There is an article which you used to be able to find at http://support.microsoft.com/kb/259301. This article, which I helped to write, walked you through the mechanics of impersonating a user before using MAPI. I pulled this article recently and just wanted to discuss briefly why.
There are three main problems with doing impersonation and then using MAPI: registry access, support threads, and instance data.
The first problem is that MAPI wants to use HKEY_CURRENT_USER to access the registry for profiles. This works fine for any thread running as the same user that the process was run as. However, the predefined HKEY_CURRENT_USER handle, which MAPI uses, will always point to the registry hive of the process’ user, not the thread’s user. There is a trick (this article was pulled due to the problems described below) to substitute a different registry hive which works if you have full control of all code accessing the registry, but this is rarely true of most applications.
There’s another trick to avoiding these registry problems: MAPI_TEMPORARY_PROFILES. This flag causes MAPI to use file based profiles instead of using the registry. However, support for this flag was removed in Outlook 2003, so this trick can only be used with Exchange’s MAPI and older versions of Outlook.
Both Outlook’s and Exchange’s implementations of MAPI depend on several support threads which they will spin up in the course of normal operations. Outlook’s MAPI uses support threads for it’s implementation of Cancel RPC, and both use support threads to handle notification processing (even when the client has not specifically requested notifications). MAPI creates these new threads using CreateThread. Note that the documentation for CreateThread specifically states that this API should not be used from a thread running under impersonation.
If you’re using Exchange’s MAPI, then there is a way to switch to a different notification engine which doesn’t suffer from as many of these problems. It’s documented in XCLN: OWA Clients Receive a “Failed to Connect to the Microsoft Exchange Server” Error Message (323872). Note that the article mentions reg keys such as inetinfo and dllhost. These reg keys would need to be the name of your application in order to work.
MAPI stores “instance data” for each security context that calls MAPIInitialize. The information includes the heap handles, shared sections for interacting with other processes using the same security context, etc. Instance data lives in a structure that is keyed to a hash of the current security context’s SID. So, if you create a MAPI object under one security context and release it under another, MAPI either a) fails to find the instance data and crashes, or b) frees the object from the wrong heap and corrupts the heap. How this instance data is affected by impersonation was also involved in the Deleted Profile issue.
We’ve seen a number of crashes in code that uses impersonation and then uses MAPI. Many of these relate to heap allocations occurring with one user context and then the deallocations happening with another context. Both the Exchange and Outlook development teams are aware of these issues. However, especially due to the problem with CreateThread, we’ve not been able to fix all of them.
I had originally stated “Other problems we have seen, especially in code that manipulates profiles prior to logon is OpenMsgStore failing with MAPI_E_FAILONEPROVIDER (0x8004011D) and MAPI_E_NETWORK_ERROR (0x80040115).” After further investigation, it turns out the code that was seeing these problems was creating the profiles by editing MAPISVC.INF, and these file manipulations were not protected properly by a mutex. So one thread’s edits of the file were overwritten by another thread’s edits before the profile could be configured. Subsequent failures in MAPI were then due to the corrupted profiles.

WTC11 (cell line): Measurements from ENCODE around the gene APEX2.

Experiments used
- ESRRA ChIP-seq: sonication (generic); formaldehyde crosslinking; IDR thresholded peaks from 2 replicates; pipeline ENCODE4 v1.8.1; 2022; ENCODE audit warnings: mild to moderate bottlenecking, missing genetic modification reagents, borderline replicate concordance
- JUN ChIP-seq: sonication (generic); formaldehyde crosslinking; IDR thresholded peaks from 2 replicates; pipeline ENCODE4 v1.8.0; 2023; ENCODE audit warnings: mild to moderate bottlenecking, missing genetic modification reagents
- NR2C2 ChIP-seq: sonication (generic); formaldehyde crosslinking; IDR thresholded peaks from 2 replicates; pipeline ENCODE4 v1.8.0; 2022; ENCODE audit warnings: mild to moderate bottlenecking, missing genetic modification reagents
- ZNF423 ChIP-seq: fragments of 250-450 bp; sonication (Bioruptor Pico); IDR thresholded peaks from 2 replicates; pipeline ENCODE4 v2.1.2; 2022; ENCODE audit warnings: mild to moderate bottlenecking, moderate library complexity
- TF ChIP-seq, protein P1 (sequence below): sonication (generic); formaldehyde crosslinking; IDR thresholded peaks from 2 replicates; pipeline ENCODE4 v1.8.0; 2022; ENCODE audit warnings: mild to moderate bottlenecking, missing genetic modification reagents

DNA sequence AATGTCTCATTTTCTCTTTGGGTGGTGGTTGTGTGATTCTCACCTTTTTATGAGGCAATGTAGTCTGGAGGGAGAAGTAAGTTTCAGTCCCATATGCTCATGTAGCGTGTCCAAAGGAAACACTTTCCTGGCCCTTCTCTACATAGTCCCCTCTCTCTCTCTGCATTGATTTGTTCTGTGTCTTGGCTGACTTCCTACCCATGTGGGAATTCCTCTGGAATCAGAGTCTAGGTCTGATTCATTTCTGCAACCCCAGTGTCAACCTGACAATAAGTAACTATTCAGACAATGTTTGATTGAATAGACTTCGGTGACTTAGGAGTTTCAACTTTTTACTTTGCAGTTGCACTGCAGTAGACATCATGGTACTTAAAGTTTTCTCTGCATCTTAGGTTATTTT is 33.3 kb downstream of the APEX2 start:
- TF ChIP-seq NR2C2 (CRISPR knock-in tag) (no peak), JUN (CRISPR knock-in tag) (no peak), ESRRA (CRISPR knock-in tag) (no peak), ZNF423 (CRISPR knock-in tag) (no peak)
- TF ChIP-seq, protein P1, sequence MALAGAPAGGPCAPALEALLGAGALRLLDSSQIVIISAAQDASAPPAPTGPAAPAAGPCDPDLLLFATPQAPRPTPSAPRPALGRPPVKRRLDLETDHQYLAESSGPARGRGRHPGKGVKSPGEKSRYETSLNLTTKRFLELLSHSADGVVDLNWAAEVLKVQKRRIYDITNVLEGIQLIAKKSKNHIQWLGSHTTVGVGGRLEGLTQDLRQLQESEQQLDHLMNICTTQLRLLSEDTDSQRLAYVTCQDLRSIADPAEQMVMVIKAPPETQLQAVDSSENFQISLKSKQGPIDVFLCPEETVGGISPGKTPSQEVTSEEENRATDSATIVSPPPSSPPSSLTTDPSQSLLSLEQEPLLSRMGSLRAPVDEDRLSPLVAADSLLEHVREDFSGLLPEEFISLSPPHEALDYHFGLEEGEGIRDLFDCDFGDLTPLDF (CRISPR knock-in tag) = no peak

If you’re using impersonation in order to access multiple mailboxes, you may be doing too much work. You can use IExchangeManageStore::CreateStoreEntryID to log on to any mailbox for which you have the appropriate permissions. So for code running under an administrator account with the right permissions, you can use this API to access any mailbox without doing any impersonation.
If you must do impersonation, for example, to connect to different servers where it may not be possible to arrange a single account with the right permissions, then the recommendation is to use a stub program to impersonate, then call CreateProcessAsUser to launch your worker program which does the real MAPI work.
Conclusions and Recommendations
Getting MAPI to work with impersonation is very hard. If you have an application which uses MAPI with impersonation and you’re not experiencing problems, congratulations. If you’re planning on writing new MAPI code and you think you need to use impersonation, follow one of the above workarounds. I pulled the article (which did nothing more than walk through the mechanics of using LogonUser and leak at least two handles along the way) so as not to encourage new code using MAPI under impersonation.
If you absolutely must use impersonation with MAPI:
- Use Exchange’s MAPI. Outlook does not support impersonation with MAPI at all.
- Use MAPI_TEMPORARY_PROFILES and create your profiles manually
- On each thread where you do impersonation, all impersonation code must happen before MAPIInitialize
- Use the notification engine from 323872
- Never share MAPI objects across different security contexts.
Thanks to Dana Birkby and others for reviewing this article.
[Edit – 4/22/05 – 9:30AM – Updated Observed Behavior section]
[Edit – 7/19/05 – 5:35PM – Noted that KB 199190 was pulled]